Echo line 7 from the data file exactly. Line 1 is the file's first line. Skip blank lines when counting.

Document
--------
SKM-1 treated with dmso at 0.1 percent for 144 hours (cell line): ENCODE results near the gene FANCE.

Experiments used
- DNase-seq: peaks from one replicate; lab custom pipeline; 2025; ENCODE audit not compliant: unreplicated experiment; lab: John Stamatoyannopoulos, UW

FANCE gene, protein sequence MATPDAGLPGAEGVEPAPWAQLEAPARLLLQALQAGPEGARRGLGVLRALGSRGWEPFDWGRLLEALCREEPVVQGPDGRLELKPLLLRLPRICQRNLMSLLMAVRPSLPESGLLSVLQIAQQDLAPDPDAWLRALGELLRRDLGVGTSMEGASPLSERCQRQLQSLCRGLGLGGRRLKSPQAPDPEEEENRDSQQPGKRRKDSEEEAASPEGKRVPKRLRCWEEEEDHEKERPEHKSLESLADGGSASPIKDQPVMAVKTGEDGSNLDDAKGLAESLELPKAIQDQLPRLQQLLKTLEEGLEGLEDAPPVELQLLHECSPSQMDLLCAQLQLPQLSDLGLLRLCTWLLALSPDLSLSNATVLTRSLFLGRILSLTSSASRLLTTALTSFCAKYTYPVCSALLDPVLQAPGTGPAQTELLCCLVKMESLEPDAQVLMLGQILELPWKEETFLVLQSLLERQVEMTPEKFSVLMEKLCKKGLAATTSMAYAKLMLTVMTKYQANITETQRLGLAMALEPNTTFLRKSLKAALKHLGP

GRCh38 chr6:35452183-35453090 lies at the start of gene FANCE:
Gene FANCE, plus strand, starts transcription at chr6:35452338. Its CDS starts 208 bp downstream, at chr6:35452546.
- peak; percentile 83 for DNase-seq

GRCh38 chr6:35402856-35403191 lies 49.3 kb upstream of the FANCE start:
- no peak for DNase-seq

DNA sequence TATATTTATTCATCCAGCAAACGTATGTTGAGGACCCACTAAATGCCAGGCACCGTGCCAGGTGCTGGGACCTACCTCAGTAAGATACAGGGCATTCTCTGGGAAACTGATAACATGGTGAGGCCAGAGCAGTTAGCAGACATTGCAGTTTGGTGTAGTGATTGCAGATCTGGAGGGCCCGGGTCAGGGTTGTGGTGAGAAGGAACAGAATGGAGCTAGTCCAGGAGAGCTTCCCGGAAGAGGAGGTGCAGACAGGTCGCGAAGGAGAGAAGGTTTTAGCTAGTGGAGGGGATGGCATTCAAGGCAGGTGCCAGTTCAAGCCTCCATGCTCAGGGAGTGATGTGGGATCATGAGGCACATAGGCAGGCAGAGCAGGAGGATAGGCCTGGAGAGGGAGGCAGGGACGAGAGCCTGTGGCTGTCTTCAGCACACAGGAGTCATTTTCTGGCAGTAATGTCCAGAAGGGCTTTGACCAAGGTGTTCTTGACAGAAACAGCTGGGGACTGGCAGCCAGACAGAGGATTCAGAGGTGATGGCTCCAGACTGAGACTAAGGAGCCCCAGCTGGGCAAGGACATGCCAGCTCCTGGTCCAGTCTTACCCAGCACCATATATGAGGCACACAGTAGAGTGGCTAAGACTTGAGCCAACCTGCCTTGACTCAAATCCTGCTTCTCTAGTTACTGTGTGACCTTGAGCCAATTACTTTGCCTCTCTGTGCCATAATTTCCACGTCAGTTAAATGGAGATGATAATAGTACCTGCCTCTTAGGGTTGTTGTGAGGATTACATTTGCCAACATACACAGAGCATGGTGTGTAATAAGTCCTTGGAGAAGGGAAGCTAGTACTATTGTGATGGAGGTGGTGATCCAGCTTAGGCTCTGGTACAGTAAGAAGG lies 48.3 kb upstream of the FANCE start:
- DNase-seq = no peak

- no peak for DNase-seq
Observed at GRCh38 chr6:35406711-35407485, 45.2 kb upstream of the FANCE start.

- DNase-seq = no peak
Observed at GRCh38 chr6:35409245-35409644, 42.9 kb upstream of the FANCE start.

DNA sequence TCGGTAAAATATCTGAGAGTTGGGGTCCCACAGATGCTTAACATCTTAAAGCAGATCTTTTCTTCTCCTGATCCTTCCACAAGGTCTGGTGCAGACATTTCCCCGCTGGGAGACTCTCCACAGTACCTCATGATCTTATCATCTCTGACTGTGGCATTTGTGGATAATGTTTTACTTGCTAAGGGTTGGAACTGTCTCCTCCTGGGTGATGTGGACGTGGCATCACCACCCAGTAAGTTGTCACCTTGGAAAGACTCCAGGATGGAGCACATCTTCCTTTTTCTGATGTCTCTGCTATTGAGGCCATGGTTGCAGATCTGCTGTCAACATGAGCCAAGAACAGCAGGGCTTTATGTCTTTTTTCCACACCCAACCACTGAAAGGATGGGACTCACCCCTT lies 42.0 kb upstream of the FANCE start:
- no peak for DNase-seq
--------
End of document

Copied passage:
- peak; percentile 83 for DNase-seq